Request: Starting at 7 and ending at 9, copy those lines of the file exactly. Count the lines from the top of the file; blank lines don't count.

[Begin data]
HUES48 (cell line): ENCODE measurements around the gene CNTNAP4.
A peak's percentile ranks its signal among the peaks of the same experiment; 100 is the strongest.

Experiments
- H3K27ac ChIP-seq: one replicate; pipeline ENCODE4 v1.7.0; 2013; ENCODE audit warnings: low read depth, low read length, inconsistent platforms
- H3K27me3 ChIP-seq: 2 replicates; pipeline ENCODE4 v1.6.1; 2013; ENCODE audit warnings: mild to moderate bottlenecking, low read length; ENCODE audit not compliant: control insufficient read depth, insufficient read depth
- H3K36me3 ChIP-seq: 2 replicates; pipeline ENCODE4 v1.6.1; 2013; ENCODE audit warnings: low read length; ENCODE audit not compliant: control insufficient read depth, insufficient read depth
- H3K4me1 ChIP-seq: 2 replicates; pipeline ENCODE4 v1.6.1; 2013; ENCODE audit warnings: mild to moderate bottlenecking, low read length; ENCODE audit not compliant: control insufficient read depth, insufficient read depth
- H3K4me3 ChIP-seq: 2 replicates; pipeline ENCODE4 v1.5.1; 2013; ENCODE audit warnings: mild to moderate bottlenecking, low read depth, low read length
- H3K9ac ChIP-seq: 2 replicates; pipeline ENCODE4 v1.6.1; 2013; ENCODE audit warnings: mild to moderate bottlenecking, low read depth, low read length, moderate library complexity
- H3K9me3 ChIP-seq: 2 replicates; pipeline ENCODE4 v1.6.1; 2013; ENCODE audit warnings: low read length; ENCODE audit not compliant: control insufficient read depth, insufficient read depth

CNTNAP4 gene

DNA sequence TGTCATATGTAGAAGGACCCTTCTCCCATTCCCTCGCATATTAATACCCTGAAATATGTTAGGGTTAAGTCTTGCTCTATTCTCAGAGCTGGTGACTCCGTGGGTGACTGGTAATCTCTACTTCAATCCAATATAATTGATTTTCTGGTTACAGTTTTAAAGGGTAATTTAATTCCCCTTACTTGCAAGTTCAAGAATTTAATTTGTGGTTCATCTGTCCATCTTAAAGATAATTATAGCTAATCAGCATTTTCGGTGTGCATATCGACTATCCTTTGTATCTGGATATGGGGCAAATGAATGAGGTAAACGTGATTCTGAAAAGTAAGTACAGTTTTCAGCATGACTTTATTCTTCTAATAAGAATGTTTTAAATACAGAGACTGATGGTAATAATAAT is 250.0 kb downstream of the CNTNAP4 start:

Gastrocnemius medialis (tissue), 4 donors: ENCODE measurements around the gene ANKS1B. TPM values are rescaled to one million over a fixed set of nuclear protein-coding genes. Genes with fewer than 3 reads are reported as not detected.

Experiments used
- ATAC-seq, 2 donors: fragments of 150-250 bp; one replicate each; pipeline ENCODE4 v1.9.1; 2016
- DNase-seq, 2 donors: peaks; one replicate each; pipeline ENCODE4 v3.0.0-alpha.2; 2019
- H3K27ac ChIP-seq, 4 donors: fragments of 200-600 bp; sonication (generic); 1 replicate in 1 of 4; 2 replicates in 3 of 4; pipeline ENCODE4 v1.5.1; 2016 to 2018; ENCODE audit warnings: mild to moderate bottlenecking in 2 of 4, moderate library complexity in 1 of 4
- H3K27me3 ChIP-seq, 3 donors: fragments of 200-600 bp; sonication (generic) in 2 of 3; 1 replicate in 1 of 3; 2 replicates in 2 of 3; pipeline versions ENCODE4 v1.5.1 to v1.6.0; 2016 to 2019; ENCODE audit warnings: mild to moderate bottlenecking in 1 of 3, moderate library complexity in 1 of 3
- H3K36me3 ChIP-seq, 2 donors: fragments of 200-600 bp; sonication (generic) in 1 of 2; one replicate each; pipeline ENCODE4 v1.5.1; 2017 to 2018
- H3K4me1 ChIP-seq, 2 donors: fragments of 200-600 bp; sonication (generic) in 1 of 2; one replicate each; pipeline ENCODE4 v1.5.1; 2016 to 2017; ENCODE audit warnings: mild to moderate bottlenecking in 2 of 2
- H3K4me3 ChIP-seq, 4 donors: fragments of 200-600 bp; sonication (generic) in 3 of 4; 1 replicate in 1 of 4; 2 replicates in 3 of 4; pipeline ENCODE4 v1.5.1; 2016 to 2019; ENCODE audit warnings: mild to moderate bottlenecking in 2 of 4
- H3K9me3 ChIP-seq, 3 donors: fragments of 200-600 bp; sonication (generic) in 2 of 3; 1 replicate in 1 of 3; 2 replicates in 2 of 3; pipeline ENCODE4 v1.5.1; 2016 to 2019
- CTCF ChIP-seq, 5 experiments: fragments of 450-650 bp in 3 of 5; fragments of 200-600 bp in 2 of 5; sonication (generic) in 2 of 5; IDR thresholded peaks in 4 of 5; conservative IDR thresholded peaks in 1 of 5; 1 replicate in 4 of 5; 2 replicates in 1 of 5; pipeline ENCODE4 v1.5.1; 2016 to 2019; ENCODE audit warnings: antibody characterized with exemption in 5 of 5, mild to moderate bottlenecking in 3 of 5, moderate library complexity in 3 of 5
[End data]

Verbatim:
- H3K4me1 ChIP-seq: 2 replicates; pipeline ENCODE4 v1.6.1; 2013; ENCODE audit warnings: mild to moderate bottlenecking, low read length; ENCODE audit not compliant: control insufficient read depth, insufficient read depth
- H3K4me3 ChIP-seq: 2 replicates; pipeline ENCODE4 v1.5.1; 2013; ENCODE audit warnings: mild to moderate bottlenecking, low read depth, low read length
- H3K9ac ChIP-seq: 2 replicates; pipeline ENCODE4 v1.6.1; 2013; ENCODE audit warnings: mild to moderate bottlenecking, low read depth, low read length, moderate library complexity